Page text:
LAUSD appeals dismissal of lawsuits against 3 banks
Craig Clough | March 10, 2015
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LA Unified is appealing a decision that threw out its lawsuits against three major banks it had accused of racially biased mortgage lending, according to Reuters. The district argues that the lending practices led to foreclosures in the Los Angeles area and a reduction in tax revenue for the district.
Last month, U.S. District Judge Otis Wright threw out the lawsuits essentially on a technicality and ruled in favor of the banks’ legal arguments that local property taxes do not determine the school district’s level of funding because state and local revenue are combined into one fund under state control.
David Holmquist, general counsel for LA Unified, did not respond to a message seeking comment.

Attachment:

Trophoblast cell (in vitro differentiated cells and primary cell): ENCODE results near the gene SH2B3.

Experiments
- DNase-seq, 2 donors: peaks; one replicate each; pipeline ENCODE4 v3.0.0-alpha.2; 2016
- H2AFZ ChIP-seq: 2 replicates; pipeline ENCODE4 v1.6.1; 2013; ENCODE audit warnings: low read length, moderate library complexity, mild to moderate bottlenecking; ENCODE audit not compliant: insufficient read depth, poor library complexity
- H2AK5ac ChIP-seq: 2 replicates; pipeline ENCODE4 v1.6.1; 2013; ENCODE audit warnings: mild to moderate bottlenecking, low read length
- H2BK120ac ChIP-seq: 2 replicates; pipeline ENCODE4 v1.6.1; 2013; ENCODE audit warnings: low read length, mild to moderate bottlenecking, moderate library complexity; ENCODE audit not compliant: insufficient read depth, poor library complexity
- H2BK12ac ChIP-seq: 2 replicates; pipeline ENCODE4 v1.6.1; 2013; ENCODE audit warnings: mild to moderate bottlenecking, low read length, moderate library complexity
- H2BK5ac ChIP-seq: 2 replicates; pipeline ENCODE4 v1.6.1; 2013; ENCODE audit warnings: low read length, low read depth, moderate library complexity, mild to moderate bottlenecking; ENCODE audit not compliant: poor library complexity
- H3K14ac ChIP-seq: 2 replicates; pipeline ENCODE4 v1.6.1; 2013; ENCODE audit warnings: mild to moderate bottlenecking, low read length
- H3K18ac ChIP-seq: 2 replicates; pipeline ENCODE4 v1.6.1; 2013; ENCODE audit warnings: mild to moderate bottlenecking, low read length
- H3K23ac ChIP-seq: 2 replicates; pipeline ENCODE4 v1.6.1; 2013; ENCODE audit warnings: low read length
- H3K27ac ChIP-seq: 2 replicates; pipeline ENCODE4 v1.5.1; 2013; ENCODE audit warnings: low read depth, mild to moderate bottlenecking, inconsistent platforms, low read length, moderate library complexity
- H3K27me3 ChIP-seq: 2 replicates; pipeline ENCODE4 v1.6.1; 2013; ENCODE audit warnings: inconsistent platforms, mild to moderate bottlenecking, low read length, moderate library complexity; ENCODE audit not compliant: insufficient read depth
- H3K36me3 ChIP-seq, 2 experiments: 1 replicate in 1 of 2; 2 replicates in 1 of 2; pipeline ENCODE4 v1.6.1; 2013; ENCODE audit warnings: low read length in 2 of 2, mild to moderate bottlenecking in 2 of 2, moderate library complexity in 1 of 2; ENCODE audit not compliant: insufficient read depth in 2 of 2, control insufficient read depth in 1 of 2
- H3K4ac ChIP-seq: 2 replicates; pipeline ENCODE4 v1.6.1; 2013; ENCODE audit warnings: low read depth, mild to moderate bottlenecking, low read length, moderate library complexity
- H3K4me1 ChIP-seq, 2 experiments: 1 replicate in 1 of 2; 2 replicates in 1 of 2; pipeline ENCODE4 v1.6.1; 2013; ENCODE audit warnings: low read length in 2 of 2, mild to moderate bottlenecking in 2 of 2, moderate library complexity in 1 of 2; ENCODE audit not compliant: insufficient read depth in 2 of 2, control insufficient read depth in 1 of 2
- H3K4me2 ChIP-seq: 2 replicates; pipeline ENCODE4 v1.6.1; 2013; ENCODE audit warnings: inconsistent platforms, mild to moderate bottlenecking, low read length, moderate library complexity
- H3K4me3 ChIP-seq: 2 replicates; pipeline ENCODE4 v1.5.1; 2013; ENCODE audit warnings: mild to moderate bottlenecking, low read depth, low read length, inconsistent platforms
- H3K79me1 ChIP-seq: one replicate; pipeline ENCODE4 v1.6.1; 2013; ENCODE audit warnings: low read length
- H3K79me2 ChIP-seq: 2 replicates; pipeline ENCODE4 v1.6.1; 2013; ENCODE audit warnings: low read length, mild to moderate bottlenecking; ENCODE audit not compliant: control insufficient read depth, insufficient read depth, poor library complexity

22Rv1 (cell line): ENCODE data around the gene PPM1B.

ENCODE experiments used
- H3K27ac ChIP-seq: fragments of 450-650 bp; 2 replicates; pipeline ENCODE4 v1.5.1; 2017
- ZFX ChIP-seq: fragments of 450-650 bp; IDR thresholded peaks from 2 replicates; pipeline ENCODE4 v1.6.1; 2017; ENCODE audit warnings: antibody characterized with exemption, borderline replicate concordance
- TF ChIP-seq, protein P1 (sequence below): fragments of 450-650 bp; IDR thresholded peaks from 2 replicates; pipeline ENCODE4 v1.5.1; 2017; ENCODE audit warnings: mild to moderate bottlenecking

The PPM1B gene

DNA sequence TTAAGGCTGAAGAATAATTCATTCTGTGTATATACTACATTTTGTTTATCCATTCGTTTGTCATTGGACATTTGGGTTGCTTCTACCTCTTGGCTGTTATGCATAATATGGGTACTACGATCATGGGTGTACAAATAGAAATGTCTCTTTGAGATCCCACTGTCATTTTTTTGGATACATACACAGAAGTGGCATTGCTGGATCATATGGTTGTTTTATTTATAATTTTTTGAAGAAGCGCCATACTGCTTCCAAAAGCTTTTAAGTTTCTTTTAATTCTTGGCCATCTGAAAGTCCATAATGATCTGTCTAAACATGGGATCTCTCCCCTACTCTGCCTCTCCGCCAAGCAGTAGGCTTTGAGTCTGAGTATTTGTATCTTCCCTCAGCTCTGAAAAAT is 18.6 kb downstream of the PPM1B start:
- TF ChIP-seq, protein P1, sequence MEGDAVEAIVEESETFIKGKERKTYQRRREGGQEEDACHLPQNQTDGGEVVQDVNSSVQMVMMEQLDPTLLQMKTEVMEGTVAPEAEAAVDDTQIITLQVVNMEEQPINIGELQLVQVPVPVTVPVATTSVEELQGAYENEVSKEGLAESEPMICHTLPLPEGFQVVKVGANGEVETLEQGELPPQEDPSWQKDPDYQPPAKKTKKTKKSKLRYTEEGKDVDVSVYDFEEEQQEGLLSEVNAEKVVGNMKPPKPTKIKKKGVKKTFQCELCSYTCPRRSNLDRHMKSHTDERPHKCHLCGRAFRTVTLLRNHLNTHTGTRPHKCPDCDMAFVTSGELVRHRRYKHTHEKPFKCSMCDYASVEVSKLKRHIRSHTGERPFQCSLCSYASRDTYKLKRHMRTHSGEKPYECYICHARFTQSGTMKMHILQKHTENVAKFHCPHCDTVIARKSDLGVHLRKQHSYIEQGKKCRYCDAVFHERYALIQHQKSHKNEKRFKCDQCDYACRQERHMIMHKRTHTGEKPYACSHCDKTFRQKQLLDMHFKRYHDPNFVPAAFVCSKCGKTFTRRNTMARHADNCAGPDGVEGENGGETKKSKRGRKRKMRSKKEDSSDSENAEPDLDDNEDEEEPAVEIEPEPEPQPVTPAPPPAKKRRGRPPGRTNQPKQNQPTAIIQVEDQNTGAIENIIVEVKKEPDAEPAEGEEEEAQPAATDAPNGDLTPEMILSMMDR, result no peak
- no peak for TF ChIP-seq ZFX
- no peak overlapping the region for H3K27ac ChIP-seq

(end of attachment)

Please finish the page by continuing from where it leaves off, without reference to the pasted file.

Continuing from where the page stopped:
The lawsuits were filed in September and are similar to two brought against Wells Fargo and Citigroup by the city of Los Angeles, which are ongoing. Earlier this month, the city moved its case from federal court to state court even though a jury trial had been scheduled for November.
LA Unified argued in its lawsuits that the banks had violated the Fair Housing Act of 1968 by using “redlining” in how it lent money in the district. The suit accused the banks of both traditional redlining and reverse redlining. Traditional redlining refers to denying loans or credit based on an applicant’s race, while reverse redlining refers to steering minorities into predatory loans they will likely not be able to afford.
According to the district, the banks then sold the subprime loans off in mortgage-backed securities to government-sponsored entities Fannie Mae and Freddie Mac or to private investors, contributing to the housing crisis of 2008 and subsequent recession.
The complaint also stated that neighborhoods of color in the LA Unified district were flooded in the past decade with predatory loans by the banks, which in effect led to property tax revenue losses estimated to be $481 million.
Wells Fargo has already settled a number of lawsuits around the country where it was accused of redlining, including a $175 million suit brought by the federal government.